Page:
Parents of children with special educational needs (SEN) have shared some of their “disastrous experiences” of home schooling their children while classrooms remain closed.
Prime Minister Boris Johnson announced last week that schools would remain closed until at least the 8th of March.
Children of key workers and vulnerable children have been allowed to return to school but children with SEN have not.
I would not advise you to hold your breath while waiting. The scandalous treatment of this particular group of children in the last 10+ years has deprived a generation of their right to an education that meets their needs. 😢😡
— Susan Aldridge 💙 (@Su51ald19481306) January 21, 2021
Steven Smith is one of the many parents of SEN children who have had to take on teaching responsibilities at home and has admitted it’s been “hugely challenging”.
“He [Jayme] has excess energy that he doesn’t know what to do with,” Smith said.
“He’s always bouncing, hopping, buzzing… around, which means getting him to sit down and actually do something is practically impossible.”
Jayme is one of the 12.1% of children in the UK with SEN and usually receives extra support at school.
Listen: Steven Smith talks about the negative effects that home schooling has had on his family relationships
Helen Turner is home schooling her son, Adam, who has slow memory and processing skills.
“If a task is normally explained to a class of 20, the information has to be reinforced maybe two or three times before he understands what’s been asked,” she said.
“It requires a lot of patience, time, and repetition to help support his needs.”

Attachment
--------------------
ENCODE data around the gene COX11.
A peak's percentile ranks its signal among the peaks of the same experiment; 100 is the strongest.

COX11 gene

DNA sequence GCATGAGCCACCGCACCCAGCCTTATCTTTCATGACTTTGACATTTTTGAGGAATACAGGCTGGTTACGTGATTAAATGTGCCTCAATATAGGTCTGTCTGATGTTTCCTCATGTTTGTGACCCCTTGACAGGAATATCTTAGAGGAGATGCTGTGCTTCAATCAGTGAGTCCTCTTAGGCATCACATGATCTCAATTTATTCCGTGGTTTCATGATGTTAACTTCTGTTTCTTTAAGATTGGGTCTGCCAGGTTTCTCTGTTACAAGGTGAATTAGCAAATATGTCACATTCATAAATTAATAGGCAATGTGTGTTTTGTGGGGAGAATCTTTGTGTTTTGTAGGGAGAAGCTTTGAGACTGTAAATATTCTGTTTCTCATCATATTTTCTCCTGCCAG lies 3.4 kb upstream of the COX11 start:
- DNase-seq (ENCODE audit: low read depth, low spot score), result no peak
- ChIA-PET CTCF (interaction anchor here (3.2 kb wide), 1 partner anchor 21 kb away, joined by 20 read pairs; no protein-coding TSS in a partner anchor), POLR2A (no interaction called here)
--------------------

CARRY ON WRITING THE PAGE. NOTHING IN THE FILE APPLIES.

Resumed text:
Listen: Helen Turner talks about what steps she takes to homeschool her son, Adam, who is in Year 8
Dr. Mark Brown is a children’s special needs consultant and is concerned about the long-term impact that these disruptions will have.
“This is just the tip of the iceberg,” he said.
“The pandemic has acted as a wake-up call when it comes to children with sen”
Dr Mark brown on the impact of school closures on children
“SEN education has always been a problem and the pandemic has highlighted it even more.”
Both Turner and Smith are keen for more support and guidance from schools to help ease the burden.
“Everything that he [Jayme] knew was stripped away overnight,” Smith said.
“There was nowhere we could turn to and no-one to call.”
Key facts about SEN
- 12.1% of children in the UK are classed as SEN
- 64.6% of these are boys
- Most common types of SEN’s include Dyslexia, ADHD, and Autism Spectrum Disorder (ASD)
- There are over 128,000 pupils in state-funded special schools
A spokesperson for the Department of Education said: “For the pupils with SEND who cannot attend, schools should ensure those pupils are able to successfully access remote education and should work collaboratively with families, putting in place reasonable adjustments as necessary.”